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Ciearra Smith, PhD student

        Ciearra Smith

How did you start studying the genetic influence of nicotine dependency?
It’s funny because coming into graduate school I wanted to do cancer research but I ended up in a neuroscience lab and I love it. I love my lab mates, I love the PI, I love the research. Just reading the different literature involved in the nicotine addiction field is really interesting because nicotine addiction can cause different diseases, as well, so it ties into lung cancer. My grandmother smokes, so it’s something I could relate to my family, as well, and try to figure out how we can limit the addictive aspect of smoking so we can better treat these people.

What’s your favorite thing about working in a lab?
My favorite thing about being in the lab is that it really pushes my curiosity. It challenges my curiosity. It challenges my critical thinking. When you’re working in a lab constantly thinking about your project, you go home constantly thinking about your project and troubleshooting. It becomes very challenging and I like that challenge.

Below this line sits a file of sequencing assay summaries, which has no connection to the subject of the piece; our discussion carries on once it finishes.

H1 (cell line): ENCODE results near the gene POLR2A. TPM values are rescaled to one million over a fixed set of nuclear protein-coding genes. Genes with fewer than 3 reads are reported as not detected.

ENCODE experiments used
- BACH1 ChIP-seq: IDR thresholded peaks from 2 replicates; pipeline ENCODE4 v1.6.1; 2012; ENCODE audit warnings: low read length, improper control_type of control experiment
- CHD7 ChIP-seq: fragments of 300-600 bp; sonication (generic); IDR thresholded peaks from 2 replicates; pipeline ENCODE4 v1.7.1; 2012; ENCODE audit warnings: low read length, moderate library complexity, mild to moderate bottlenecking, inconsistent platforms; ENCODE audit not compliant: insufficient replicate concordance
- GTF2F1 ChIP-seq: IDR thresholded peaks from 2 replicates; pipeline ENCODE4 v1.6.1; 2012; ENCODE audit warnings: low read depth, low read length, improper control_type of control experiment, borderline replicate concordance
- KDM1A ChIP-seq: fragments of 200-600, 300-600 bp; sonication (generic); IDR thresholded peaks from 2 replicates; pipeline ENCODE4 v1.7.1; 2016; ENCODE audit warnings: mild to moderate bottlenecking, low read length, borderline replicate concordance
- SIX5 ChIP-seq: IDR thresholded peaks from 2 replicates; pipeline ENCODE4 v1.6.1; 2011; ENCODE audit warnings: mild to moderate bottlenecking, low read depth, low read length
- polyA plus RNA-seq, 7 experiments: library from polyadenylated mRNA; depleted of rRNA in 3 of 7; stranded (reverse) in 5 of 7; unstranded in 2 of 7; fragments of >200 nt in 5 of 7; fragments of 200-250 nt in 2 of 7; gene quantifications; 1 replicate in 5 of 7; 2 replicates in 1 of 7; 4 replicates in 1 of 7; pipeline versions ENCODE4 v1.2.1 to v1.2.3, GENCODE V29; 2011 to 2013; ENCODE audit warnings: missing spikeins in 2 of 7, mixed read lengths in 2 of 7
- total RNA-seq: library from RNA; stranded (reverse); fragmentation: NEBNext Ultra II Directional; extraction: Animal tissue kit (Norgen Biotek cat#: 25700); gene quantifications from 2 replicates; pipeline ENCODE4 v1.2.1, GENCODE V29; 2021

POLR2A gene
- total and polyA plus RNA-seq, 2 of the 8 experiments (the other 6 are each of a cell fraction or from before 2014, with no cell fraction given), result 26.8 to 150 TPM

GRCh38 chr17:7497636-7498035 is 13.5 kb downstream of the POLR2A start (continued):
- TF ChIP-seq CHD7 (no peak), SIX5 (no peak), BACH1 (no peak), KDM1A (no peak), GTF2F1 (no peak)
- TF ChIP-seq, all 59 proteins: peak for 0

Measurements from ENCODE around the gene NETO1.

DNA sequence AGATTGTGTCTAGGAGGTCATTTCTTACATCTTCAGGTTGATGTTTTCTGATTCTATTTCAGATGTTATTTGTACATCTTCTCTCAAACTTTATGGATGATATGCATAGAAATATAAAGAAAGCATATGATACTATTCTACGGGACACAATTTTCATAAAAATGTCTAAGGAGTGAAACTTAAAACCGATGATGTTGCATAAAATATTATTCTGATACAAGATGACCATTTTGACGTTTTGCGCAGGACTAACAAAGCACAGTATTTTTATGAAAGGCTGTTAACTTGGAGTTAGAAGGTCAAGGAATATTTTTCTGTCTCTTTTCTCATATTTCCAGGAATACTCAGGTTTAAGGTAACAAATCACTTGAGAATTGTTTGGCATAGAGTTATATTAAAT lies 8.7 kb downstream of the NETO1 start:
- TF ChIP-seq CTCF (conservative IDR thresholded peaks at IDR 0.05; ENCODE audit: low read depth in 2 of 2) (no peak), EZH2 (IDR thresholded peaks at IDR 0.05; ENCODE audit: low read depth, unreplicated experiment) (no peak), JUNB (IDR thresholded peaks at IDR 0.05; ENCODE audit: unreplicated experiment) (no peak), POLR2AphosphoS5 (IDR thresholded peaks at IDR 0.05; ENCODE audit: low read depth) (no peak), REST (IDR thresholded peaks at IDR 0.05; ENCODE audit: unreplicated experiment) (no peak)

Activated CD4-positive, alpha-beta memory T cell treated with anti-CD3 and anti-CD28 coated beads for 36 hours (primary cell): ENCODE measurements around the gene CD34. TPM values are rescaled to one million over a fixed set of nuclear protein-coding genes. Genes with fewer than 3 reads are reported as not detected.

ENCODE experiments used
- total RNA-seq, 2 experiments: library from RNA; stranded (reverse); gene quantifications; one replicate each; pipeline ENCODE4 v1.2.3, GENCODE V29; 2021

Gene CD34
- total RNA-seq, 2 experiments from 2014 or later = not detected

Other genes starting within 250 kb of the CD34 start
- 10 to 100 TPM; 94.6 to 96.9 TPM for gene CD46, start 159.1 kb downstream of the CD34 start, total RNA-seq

When did you first know you were interested in science?
Ever since I was seven I knew I wanted to be a scientist mainly because of the cartoon show Dexter’s Laboratory. I remember Dexter walking into his lab and just seeing the robots and technology was amazing. As a kid I had a really good imagination. It was fantastic. I was also blessed with my family who really cultivated my passion for science by buying me a microscope, a robot named Emilio, crystal sets and chemistry sets. I also did summer research at Johns Hopkins University and here at UMass Medical School, and was part of the Maximizing Access to Research Careers program (MARC). I’ve had a lot of influential people in my life, amazing mentors who really pushed me to be the best scientist I could be and pursue a PhD.